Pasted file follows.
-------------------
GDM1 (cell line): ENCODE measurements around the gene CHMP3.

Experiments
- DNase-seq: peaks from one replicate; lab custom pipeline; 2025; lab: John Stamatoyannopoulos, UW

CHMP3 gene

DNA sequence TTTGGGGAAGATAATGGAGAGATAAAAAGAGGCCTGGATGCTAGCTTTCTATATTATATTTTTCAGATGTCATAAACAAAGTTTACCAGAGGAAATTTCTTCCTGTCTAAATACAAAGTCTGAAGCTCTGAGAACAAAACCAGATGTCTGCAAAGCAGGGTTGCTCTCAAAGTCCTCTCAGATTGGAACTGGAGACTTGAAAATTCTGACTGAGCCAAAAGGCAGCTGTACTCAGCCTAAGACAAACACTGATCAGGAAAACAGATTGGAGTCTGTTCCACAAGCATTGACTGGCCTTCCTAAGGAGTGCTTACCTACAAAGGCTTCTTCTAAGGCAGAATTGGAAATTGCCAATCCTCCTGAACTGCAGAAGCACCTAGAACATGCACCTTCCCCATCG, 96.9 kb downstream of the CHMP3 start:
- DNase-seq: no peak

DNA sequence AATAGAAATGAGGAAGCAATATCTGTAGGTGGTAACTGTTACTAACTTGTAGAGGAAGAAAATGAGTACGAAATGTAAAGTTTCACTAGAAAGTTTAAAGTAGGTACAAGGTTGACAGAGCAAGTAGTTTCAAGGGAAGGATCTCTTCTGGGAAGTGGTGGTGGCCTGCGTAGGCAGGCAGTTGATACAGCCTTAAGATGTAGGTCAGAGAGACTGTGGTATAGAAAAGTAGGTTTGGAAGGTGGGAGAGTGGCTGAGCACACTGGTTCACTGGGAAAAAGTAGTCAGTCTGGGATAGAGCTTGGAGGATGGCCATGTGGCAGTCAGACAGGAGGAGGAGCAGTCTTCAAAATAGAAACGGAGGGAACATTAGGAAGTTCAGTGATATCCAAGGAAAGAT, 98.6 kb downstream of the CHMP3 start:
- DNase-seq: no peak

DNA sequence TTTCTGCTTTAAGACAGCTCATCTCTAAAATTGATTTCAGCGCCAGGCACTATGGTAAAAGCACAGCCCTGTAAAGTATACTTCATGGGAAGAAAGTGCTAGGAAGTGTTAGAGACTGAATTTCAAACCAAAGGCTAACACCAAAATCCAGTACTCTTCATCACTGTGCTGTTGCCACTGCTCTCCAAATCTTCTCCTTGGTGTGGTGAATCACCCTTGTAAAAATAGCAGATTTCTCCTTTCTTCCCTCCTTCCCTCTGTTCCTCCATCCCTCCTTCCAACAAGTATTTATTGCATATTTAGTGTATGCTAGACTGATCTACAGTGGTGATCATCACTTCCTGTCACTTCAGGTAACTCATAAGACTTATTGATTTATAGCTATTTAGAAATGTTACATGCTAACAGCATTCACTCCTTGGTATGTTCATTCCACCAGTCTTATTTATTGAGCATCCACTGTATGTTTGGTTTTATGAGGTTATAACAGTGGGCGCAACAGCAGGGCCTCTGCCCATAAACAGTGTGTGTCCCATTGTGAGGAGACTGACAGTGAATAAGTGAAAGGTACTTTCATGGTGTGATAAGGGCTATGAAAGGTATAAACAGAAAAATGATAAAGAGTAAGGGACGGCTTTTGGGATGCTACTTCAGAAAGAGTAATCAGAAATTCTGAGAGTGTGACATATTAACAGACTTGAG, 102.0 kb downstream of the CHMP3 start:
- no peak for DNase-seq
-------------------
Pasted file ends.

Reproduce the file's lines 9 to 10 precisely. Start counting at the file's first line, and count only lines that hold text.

DNA sequence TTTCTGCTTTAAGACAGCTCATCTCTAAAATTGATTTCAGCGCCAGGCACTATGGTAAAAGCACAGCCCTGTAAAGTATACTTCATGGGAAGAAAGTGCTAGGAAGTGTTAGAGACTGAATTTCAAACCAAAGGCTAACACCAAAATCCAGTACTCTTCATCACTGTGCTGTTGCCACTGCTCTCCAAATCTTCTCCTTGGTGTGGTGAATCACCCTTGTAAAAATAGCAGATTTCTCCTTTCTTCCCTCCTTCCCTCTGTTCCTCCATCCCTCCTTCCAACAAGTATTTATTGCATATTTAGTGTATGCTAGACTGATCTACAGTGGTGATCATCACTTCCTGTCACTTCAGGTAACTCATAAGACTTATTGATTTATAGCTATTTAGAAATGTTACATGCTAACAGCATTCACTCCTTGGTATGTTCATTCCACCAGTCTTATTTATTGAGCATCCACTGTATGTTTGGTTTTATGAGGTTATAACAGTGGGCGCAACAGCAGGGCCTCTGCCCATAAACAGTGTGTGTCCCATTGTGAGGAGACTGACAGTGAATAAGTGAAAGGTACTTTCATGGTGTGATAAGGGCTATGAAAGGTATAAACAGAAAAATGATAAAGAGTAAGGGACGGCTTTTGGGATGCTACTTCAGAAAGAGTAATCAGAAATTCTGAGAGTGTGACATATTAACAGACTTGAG, 102.0 kb downstream of the CHMP3 start:
- no peak for DNase-seq